Whatever Craig Levein’s claims about a natural order being restored following his side’s Scottish Cup tie victory in January, there’s no doubt Hibs are enjoying superiority in the league this season.
A banner was strung out along the top tier of the Famous Five stand pointing out as much as the final whistle approached last night. “Natural Order?” it read.
Hibs, for whom Dylan McGeouch was outstanding, are now 12 points clear of their rivals down in sixth place. Hearts suddenly find themselves pitched into a worrying run of five games without a win. Levein might reflect on whether some of his pre-match comments were wise. Having been challenged to do so, Hibs kept their cool to widen the gap between themselves and their neighbours.
Levein predicted that the victorious team would be whoever could most successfully control their emotions. Both sides – indeed both managers – managed to do that for the most part.
Levein was the subject of expected ridicule from the Hibs supporters, irked, like Neil Lennon, by his recent utterances.
Flares held up the start to provide food for thought for those involved in the Friday night scheduling. It made a change for eyes to sting due to reasons other than what was happening on the pitch.
But even after the smoke cleared this sensation lingered. The two goals apart, this was an Edinburgh derby that lived up to its recent reputation for direness. Not that Hibs fans will care as they secured a second derby victory of the season in what proved, eventually, fairly straightforward fashion.
Whatever the passion involved, meetings between these sides have a habit of descending into wars of attrition. There were early signs it would be no different last night. The game, when it was allowed to begin after around four minutes’ delay, was disrupted by a series of early, niggling fouls.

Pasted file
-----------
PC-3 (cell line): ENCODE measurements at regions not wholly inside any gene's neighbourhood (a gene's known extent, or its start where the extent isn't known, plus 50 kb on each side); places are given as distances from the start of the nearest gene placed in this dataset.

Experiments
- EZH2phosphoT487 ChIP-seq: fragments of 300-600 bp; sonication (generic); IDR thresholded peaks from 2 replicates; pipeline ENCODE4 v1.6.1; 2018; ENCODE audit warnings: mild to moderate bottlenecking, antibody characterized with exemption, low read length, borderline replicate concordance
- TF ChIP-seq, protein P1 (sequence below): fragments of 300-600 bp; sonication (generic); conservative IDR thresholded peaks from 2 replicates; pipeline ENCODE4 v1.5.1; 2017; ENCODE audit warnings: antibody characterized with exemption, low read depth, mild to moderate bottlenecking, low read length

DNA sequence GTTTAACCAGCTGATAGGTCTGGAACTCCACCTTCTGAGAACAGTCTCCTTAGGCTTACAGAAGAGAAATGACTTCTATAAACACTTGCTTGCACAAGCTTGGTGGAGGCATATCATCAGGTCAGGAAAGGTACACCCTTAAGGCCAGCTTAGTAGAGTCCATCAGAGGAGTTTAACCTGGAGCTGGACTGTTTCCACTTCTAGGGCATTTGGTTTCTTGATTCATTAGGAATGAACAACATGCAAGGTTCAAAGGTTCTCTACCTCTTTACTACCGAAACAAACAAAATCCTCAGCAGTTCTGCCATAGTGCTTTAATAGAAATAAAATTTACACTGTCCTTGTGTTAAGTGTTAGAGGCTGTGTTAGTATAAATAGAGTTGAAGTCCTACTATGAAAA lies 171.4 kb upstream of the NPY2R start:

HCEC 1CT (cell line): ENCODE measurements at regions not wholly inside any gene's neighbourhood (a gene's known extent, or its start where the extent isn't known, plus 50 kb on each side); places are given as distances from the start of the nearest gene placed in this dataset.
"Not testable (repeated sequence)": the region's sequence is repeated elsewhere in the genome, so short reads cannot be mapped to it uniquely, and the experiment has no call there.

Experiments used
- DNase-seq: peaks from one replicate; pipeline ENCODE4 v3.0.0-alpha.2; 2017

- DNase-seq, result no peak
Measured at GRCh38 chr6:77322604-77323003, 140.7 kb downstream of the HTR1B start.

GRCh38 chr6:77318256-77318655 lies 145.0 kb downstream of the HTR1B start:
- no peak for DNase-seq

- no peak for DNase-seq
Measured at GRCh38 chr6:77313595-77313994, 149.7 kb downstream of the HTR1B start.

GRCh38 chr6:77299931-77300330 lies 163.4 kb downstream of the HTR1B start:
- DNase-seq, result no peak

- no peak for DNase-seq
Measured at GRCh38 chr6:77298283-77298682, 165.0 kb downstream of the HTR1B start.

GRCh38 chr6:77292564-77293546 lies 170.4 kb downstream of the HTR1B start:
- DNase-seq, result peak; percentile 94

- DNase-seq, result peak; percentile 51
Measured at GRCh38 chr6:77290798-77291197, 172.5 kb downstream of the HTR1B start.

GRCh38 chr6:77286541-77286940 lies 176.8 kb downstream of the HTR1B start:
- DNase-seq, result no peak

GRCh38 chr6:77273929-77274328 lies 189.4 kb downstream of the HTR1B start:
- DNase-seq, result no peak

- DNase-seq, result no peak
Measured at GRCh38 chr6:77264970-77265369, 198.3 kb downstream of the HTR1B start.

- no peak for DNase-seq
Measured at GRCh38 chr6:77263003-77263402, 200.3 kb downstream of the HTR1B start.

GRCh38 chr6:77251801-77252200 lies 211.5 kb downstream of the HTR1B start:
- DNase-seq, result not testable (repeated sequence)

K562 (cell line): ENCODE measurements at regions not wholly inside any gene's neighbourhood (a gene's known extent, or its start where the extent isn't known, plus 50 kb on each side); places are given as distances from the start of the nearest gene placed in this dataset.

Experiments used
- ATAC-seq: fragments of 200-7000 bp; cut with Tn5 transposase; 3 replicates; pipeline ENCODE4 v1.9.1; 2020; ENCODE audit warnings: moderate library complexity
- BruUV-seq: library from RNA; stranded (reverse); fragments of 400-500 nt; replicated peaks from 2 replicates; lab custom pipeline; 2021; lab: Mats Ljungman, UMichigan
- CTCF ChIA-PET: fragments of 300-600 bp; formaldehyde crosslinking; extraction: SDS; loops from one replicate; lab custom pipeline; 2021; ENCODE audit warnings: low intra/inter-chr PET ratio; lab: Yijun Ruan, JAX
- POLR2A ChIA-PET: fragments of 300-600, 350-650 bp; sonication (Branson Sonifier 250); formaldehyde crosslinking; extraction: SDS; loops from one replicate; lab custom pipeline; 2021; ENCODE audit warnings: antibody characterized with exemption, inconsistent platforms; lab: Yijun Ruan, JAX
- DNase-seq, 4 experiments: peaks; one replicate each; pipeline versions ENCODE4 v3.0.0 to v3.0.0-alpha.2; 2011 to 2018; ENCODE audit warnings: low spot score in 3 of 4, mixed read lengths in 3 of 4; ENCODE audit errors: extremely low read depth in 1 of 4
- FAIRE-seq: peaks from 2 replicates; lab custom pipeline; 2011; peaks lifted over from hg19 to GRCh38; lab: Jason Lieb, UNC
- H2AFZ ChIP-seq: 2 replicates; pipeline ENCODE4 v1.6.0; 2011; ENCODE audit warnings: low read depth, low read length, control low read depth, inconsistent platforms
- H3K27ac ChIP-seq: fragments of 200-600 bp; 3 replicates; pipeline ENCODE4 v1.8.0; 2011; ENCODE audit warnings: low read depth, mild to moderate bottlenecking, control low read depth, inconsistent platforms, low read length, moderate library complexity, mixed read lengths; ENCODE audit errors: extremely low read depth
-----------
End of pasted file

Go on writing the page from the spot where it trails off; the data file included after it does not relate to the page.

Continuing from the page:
It was easy to wonder whether ball players such as Allan and Harry Cochrane would be able to weave some magic amid the rumpus. In Cochrane’s case, he couldn’t. He left the pitch early on after seeming to pull a muscle.
Allan was spotted in intermittent flashes of his tangerine boots before he managed to more firmly leave his mark on the proceedings with the opener 12 minutes into the second half. It’s his first goal since rejoining the club in January.
Hearts put together the first flowing moves after 11 minutes, at the end of which Michael Smith’s shot was blocked by the arm of Darren McGregor amid some claims for a penalty.
Cochrane was then forced off after 14 minutes. The 16-year-old was replaced by another 16-year-old, Anthony McDonald. Levein certainly retained faith in his youngsters even on such a potentially explosive night. Lewis Moore, 19, also started on the left, in front of auxiliary left-back Conor Randall. The pair were clearly deployed with the pace of Martin Boyle in mind.
Marcus Godinho, meanwhile, started at right-back, with Smith perhaps surprisingly deployed in midfield. Hibs opted for three centre-halves, with Lewis Stevenson and Boyle at wing back.
The result of the tactical tinkering is that both sides seemed to simply cancel each other out at first. There’s something to be said for those who complain about managers over-thinking things. This was a match that had been played almost since the final whistle of both teams’ last outings – in Hibs’ case a fortnight ago.
John McGinn fired over after advancing inside from Allan’s short corner. Randall mis-kicked completely in front of the main stand much to the home fans’ amusement. But the closest we came to a goal in the first half was when a mix-up between keeper Ofir Marciano and McGregor almost allowed Hearts the opportunity to benefit from Godinho’s cross. The Hibs defence were grateful to clear their lines.
The second half was a mirror image of the first. Plenty of endeavour with some fleeting bursts of skills. There was thin gruel for the strikers. A tame header from Kyle Lafferty looped over in the first half. Meanwhile, Hibs’ front two of Maclaren and Florian Kamberi struggled to feed off the scraps offered.
But the latter was involved when Hibs broke the deadlock. Kamberi made progress down the left before finding Paul Hanlon on the edge of the box. The Hibs defender might have been in an unfamiliar position but he made an impact, ensuring the ball made its way to Allan. The on-loan Celtic midfielder brought the ball down and then rifled a sweetly-hit drive into the far corner, with Jon McLaughlin well beaten.
Allan’s goal ignited Hibs. Maclaren, pictured left, saw his shot from the edge of the box strike the underside of the bar and bounce back out. This time there was no debate about whether the ball had crossed the line or not.
And there was certainly no debate about Maclaren’s decisive goal with 11 minutes left. The Australian wheeled about ten yards out and struck a shot into the corner that sped past McLaughlin and secured three points for the hosts.
It was a derby victory sweetened – if that’s possible – by the knowledge Levein was made to look slightly foolish in the process.